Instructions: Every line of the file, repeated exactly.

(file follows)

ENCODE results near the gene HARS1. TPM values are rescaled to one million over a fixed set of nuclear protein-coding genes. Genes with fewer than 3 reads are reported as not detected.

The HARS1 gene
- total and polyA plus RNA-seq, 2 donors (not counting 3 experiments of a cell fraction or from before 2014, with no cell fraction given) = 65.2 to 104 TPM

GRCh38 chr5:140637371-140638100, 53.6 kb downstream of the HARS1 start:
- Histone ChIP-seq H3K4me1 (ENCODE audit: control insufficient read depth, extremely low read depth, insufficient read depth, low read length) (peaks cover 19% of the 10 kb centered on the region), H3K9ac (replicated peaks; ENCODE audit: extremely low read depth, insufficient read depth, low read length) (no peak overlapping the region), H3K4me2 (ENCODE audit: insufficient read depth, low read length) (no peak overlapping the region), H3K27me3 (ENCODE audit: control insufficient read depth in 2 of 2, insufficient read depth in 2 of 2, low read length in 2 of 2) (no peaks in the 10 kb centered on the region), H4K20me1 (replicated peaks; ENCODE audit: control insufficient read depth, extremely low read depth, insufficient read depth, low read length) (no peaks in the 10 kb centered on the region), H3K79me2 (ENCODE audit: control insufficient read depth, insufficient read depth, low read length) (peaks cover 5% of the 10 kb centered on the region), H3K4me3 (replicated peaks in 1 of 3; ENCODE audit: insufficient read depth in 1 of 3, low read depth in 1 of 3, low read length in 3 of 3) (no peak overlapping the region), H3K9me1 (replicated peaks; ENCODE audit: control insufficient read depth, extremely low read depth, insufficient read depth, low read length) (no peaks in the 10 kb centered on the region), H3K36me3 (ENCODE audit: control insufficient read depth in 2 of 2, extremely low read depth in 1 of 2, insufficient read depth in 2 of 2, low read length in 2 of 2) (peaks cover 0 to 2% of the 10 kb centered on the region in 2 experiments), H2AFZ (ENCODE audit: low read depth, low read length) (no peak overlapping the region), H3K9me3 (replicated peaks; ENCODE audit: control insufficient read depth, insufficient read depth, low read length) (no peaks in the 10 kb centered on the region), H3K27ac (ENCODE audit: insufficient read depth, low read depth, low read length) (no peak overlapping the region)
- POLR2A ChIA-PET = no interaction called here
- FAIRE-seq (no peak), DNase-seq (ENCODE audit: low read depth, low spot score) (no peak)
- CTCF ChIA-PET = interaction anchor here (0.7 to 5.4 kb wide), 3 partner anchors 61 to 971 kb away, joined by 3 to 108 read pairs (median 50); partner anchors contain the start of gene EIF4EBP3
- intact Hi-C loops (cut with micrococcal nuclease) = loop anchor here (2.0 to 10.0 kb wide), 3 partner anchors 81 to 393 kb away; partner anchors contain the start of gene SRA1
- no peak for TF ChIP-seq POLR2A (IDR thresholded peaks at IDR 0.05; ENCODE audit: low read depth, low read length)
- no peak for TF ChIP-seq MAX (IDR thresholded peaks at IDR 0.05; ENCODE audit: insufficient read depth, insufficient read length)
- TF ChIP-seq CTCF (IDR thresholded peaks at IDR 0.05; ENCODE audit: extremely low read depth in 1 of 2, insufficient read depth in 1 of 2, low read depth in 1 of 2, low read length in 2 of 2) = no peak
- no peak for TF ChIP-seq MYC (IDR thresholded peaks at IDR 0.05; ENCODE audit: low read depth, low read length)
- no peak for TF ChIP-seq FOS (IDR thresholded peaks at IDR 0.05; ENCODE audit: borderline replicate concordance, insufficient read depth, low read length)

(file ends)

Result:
ENCODE results near the gene HARS1. TPM values are rescaled to one million over a fixed set of nuclear protein-coding genes. Genes with fewer than 3 reads are reported as not detected.

The HARS1 gene
- total and polyA plus RNA-seq, 2 donors (not counting 3 experiments of a cell fraction or from before 2014, with no cell fraction given) = 65.2 to 104 TPM

GRCh38 chr5:140637371-140638100, 53.6 kb downstream of the HARS1 start:
- Histone ChIP-seq H3K4me1 (ENCODE audit: control insufficient read depth, extremely low read depth, insufficient read depth, low read length) (peaks cover 19% of the 10 kb centered on the region), H3K9ac (replicated peaks; ENCODE audit: extremely low read depth, insufficient read depth, low read length) (no peak overlapping the region), H3K4me2 (ENCODE audit: insufficient read depth, low read length) (no peak overlapping the region), H3K27me3 (ENCODE audit: control insufficient read depth in 2 of 2, insufficient read depth in 2 of 2, low read length in 2 of 2) (no peaks in the 10 kb centered on the region), H4K20me1 (replicated peaks; ENCODE audit: control insufficient read depth, extremely low read depth, insufficient read depth, low read length) (no peaks in the 10 kb centered on the region), H3K79me2 (ENCODE audit: control insufficient read depth, insufficient read depth, low read length) (peaks cover 5% of the 10 kb centered on the region), H3K4me3 (replicated peaks in 1 of 3; ENCODE audit: insufficient read depth in 1 of 3, low read depth in 1 of 3, low read length in 3 of 3) (no peak overlapping the region), H3K9me1 (replicated peaks; ENCODE audit: control insufficient read depth, extremely low read depth, insufficient read depth, low read length) (no peaks in the 10 kb centered on the region), H3K36me3 (ENCODE audit: control insufficient read depth in 2 of 2, extremely low read depth in 1 of 2, insufficient read depth in 2 of 2, low read length in 2 of 2) (peaks cover 0 to 2% of the 10 kb centered on the region in 2 experiments), H2AFZ (ENCODE audit: low read depth, low read length) (no peak overlapping the region), H3K9me3 (replicated peaks; ENCODE audit: control insufficient read depth, insufficient read depth, low read length) (no peaks in the 10 kb centered on the region), H3K27ac (ENCODE audit: insufficient read depth, low read depth, low read length) (no peak overlapping the region)
- POLR2A ChIA-PET = no interaction called here
- FAIRE-seq (no peak), DNase-seq (ENCODE audit: low read depth, low spot score) (no peak)
- CTCF ChIA-PET = interaction anchor here (0.7 to 5.4 kb wide), 3 partner anchors 61 to 971 kb away, joined by 3 to 108 read pairs (median 50); partner anchors contain the start of gene EIF4EBP3
- intact Hi-C loops (cut with micrococcal nuclease) = loop anchor here (2.0 to 10.0 kb wide), 3 partner anchors 81 to 393 kb away; partner anchors contain the start of gene SRA1
- no peak for TF ChIP-seq POLR2A (IDR thresholded peaks at IDR 0.05; ENCODE audit: low read depth, low read length)
- no peak for TF ChIP-seq MAX (IDR thresholded peaks at IDR 0.05; ENCODE audit: insufficient read depth, insufficient read length)
- TF ChIP-seq CTCF (IDR thresholded peaks at IDR 0.05; ENCODE audit: extremely low read depth in 1 of 2, insufficient read depth in 1 of 2, low read depth in 1 of 2, low read length in 2 of 2) = no peak
- no peak for TF ChIP-seq MYC (IDR thresholded peaks at IDR 0.05; ENCODE audit: low read depth, low read length)
- no peak for TF ChIP-seq FOS (IDR thresholded peaks at IDR 0.05; ENCODE audit: borderline replicate concordance, insufficient read depth, low read length)